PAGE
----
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Oxford University Press
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Copyright © American Society for Nutrition 2019.
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0022-3166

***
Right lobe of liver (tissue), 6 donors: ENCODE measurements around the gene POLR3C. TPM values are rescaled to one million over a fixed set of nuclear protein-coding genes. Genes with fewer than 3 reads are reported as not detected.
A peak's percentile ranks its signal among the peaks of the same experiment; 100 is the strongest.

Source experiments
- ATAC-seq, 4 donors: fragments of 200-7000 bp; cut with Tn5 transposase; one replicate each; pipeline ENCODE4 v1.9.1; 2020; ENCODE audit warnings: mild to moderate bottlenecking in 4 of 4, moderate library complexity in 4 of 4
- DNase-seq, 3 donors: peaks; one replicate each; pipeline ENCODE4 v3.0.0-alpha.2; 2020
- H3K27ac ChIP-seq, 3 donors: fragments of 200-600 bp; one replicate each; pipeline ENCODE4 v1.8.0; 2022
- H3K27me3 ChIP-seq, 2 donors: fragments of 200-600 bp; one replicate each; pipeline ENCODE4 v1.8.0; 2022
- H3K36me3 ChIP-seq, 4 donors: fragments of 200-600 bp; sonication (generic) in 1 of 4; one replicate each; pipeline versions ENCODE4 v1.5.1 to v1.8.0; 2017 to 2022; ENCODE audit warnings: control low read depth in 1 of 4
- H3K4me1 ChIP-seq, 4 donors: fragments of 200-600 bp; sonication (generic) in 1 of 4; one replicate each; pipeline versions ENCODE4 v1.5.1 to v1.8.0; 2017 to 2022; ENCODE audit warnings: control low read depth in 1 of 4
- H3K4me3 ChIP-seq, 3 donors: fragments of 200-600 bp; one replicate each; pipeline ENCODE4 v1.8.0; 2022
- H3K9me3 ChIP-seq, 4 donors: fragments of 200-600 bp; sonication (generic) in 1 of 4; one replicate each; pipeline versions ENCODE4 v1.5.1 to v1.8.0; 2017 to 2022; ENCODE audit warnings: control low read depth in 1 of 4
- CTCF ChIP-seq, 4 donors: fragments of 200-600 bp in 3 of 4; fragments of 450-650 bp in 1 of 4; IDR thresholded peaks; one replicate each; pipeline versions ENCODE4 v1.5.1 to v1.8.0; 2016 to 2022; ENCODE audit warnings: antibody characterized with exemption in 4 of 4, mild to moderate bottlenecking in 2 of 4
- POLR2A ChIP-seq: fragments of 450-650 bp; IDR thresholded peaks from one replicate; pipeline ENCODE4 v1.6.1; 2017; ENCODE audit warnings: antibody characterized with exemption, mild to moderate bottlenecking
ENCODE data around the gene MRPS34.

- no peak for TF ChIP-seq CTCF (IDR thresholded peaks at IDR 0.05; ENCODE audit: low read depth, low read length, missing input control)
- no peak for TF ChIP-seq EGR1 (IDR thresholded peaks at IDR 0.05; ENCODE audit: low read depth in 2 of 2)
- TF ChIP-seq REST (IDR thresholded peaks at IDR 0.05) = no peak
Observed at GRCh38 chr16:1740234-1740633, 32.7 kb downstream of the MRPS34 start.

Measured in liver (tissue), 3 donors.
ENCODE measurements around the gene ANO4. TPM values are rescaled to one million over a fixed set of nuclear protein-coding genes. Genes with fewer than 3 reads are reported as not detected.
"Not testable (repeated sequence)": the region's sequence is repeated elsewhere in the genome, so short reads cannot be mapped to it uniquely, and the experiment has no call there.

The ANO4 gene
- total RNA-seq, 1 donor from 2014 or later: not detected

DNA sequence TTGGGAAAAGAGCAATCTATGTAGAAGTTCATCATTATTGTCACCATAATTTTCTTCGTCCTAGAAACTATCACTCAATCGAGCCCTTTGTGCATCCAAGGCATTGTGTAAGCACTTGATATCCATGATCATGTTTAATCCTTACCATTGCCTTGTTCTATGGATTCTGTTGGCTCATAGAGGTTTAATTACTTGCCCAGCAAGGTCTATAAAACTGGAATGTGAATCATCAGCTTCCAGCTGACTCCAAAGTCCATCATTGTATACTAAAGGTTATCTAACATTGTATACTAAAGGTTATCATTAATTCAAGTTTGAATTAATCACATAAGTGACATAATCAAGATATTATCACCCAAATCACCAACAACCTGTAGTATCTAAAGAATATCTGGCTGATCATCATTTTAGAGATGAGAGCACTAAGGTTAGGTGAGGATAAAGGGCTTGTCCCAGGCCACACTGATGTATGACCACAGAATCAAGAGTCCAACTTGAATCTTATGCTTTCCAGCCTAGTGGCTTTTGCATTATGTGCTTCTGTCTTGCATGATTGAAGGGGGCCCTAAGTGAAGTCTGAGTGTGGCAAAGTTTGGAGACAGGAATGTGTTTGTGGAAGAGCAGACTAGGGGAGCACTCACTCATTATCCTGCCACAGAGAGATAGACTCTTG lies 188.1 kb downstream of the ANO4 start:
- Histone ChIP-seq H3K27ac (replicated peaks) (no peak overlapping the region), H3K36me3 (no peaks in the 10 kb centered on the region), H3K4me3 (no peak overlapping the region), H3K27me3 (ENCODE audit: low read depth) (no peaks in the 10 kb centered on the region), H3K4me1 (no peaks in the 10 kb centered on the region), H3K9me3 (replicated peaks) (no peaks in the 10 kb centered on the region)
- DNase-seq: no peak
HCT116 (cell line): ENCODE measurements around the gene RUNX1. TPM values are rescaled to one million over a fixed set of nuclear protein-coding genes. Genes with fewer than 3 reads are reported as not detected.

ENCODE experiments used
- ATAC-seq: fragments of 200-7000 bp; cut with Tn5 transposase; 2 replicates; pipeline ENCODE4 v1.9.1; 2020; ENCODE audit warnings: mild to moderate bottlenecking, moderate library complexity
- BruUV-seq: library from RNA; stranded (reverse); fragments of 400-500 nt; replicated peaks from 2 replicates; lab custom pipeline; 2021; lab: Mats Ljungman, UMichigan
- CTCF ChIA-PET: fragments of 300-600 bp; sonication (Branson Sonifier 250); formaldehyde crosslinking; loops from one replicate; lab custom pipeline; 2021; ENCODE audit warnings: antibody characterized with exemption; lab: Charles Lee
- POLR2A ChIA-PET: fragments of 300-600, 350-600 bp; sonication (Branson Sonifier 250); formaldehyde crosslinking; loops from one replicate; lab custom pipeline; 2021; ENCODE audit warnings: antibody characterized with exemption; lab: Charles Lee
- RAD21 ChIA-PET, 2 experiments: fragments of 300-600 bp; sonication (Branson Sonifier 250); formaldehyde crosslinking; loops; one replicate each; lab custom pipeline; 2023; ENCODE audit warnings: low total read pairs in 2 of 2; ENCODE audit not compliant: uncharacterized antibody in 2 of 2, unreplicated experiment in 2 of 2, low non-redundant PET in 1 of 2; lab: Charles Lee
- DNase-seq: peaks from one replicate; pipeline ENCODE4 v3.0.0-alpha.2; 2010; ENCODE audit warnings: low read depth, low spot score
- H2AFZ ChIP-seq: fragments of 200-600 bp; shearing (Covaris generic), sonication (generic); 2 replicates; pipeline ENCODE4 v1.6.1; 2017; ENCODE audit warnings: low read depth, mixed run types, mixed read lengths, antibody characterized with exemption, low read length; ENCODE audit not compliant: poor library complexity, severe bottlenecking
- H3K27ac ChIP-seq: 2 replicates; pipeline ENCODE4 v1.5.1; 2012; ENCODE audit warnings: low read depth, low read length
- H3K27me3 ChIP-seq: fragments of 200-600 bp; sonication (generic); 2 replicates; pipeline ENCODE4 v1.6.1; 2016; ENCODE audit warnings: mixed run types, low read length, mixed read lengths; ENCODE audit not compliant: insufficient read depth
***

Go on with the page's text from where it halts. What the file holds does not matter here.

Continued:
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1541-6100
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10.1093/jn/nxz048
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Abstract